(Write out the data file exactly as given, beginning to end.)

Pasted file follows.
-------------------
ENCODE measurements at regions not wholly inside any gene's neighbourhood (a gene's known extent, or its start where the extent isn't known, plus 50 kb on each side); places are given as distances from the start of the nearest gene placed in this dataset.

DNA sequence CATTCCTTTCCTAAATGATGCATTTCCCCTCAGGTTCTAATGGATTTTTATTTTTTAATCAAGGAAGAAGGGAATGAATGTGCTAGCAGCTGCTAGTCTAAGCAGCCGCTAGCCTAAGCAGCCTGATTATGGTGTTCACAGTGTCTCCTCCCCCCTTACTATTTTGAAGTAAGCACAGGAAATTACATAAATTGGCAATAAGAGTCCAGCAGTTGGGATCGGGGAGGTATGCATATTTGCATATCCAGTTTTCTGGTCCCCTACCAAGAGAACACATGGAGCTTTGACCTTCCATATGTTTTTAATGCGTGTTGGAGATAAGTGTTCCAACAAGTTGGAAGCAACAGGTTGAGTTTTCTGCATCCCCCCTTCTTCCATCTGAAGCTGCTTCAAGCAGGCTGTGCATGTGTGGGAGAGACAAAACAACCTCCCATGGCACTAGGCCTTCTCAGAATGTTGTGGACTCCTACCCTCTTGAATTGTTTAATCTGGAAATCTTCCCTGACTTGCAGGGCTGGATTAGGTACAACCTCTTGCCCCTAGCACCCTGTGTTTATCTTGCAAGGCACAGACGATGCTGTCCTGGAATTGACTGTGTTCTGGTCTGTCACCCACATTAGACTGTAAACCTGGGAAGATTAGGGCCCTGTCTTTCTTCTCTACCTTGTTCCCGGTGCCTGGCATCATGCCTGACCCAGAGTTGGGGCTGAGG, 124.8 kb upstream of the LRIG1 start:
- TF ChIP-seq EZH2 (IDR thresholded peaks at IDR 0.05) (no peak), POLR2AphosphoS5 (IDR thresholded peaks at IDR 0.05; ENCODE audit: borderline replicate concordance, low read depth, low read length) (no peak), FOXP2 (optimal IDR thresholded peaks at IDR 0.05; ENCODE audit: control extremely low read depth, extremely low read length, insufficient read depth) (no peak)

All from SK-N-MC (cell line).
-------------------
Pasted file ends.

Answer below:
ENCODE measurements at regions not wholly inside any gene's neighbourhood (a gene's known extent, or its start where the extent isn't known, plus 50 kb on each side); places are given as distances from the start of the nearest gene placed in this dataset.

DNA sequence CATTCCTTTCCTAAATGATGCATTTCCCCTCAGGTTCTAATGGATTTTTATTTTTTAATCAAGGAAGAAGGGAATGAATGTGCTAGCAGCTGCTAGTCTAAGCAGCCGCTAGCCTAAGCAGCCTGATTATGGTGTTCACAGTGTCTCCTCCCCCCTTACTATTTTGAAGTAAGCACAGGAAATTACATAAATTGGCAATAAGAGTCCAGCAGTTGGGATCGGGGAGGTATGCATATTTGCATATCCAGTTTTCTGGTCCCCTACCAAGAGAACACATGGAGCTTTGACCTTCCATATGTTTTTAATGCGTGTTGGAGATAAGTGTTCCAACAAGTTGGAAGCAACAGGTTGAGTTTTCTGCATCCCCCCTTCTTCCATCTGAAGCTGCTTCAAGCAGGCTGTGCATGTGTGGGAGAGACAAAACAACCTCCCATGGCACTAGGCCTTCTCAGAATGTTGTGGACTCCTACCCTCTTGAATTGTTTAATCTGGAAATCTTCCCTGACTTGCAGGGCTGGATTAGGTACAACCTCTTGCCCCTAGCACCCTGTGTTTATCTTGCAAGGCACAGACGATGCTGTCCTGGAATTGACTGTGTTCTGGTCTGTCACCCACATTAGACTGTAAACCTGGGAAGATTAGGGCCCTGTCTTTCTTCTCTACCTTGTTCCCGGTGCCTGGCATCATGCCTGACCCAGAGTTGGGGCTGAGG, 124.8 kb upstream of the LRIG1 start:
- TF ChIP-seq EZH2 (IDR thresholded peaks at IDR 0.05) (no peak), POLR2AphosphoS5 (IDR thresholded peaks at IDR 0.05; ENCODE audit: borderline replicate concordance, low read depth, low read length) (no peak), FOXP2 (optimal IDR thresholded peaks at IDR 0.05; ENCODE audit: control extremely low read depth, extremely low read length, insufficient read depth) (no peak)

All from SK-N-MC (cell line).